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PaperWeek: Lignin and hemicellulose present a world of possibilities

Biorefining expert Peter Axegard enumerated the many end products that can be made from lignin and hemicellulose, the by-products of the kraft pulping process, at the CRIBIQ symposium on forest-based renewable chemicals. The symposium on...


February 7, 2012
By Pulp & Paper Canada

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Biorefining expert Peter Axegard enumerated the many end products that can be made from lignin and hemicellulose, the by-products of the kraft pulping process, at the CRIBIQ symposium on forest-based renewable chemicals. The symposium on Monday, Jan. 30, kicked off PaperWeek Canada, PAPTAC’s annual gathering of the pulp and paper industry in Canada.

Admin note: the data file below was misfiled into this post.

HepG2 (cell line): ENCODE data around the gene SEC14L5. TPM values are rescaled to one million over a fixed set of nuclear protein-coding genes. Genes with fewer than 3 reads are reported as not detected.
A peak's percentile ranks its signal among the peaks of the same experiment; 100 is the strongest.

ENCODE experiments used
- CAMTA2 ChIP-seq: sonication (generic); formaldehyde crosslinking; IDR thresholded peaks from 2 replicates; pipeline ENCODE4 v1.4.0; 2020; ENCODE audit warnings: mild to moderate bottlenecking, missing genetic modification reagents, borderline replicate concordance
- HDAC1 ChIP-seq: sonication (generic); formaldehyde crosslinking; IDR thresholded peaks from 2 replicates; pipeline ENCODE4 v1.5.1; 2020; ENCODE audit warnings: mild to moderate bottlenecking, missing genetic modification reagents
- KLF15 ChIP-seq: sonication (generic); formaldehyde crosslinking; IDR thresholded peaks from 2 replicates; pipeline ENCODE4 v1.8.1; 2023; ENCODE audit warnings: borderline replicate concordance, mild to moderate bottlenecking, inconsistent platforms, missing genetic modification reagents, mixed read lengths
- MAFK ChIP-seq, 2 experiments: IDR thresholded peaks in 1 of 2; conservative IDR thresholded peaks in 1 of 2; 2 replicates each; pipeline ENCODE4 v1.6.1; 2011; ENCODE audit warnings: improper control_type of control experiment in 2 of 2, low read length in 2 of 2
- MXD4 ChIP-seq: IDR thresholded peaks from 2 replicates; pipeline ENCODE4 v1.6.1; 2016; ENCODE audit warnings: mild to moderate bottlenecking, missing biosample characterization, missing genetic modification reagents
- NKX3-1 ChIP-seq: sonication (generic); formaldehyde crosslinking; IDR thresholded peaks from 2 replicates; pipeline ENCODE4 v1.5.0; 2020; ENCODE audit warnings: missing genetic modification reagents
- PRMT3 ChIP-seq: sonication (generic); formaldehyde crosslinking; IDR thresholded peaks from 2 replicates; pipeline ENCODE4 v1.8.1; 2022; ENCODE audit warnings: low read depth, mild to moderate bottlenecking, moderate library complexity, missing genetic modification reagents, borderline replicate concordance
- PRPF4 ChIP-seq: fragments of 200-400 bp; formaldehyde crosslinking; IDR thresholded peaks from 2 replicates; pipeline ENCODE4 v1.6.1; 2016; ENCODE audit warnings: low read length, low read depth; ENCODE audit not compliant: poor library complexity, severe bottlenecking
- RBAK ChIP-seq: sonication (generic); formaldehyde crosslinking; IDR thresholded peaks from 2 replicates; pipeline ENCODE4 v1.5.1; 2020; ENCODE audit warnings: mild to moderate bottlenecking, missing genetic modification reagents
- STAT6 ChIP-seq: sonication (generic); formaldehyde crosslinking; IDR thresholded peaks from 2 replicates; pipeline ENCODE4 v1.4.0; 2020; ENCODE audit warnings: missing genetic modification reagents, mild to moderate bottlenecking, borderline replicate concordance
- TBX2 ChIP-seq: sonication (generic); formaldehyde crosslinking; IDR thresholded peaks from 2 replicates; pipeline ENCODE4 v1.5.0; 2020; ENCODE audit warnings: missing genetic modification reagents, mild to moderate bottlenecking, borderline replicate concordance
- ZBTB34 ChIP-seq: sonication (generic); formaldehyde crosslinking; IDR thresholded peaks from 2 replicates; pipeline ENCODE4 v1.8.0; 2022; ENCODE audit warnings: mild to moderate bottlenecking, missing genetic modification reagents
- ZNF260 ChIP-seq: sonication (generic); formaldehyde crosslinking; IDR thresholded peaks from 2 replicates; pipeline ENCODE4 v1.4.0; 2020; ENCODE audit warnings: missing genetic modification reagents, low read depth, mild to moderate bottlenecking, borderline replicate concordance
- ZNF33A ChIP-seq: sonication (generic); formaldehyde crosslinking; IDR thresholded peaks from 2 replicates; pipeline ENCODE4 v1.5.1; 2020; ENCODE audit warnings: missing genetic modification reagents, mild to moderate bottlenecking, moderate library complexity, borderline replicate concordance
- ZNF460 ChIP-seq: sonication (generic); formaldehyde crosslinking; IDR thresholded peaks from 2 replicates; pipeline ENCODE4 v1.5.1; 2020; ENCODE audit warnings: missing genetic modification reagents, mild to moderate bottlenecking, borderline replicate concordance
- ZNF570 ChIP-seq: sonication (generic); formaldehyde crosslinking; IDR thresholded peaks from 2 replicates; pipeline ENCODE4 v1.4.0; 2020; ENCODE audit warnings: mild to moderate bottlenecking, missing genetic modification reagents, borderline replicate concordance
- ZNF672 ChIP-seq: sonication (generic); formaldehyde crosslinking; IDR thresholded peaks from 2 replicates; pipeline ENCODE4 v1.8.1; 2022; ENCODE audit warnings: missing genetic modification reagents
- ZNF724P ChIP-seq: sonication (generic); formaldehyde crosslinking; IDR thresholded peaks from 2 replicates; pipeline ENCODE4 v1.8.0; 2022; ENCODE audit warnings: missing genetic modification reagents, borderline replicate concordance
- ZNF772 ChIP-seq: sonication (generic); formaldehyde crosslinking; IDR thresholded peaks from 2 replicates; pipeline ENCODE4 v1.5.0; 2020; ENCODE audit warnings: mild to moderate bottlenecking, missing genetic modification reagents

Axegard, representing the Innventia research organization in Sweden, explained that lignin can be used for its energy value, as an additive to fuel oil, or burned in a lime kiln, or co-fired with coal or bark. However, he sees more promise in its higher value applications. Innventia is working on applications for lignin in carbon fibres, activated carbon, as a hydrophobing agent, and as binder for fibreboard.

“The most spectacular development,” says Axegard, “is that we can melt-extrude lignin for carbon fibre.”

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Hemicellulose, says Axegard, is a gold mine of valuable polymers. Xylan, for example, is quite easy to remove from black liquor. Innventia has grafted a lactic acid to xylan to produce an extrudable, modified PLA polymer. Xylan also has potential applications as a fibre additive.


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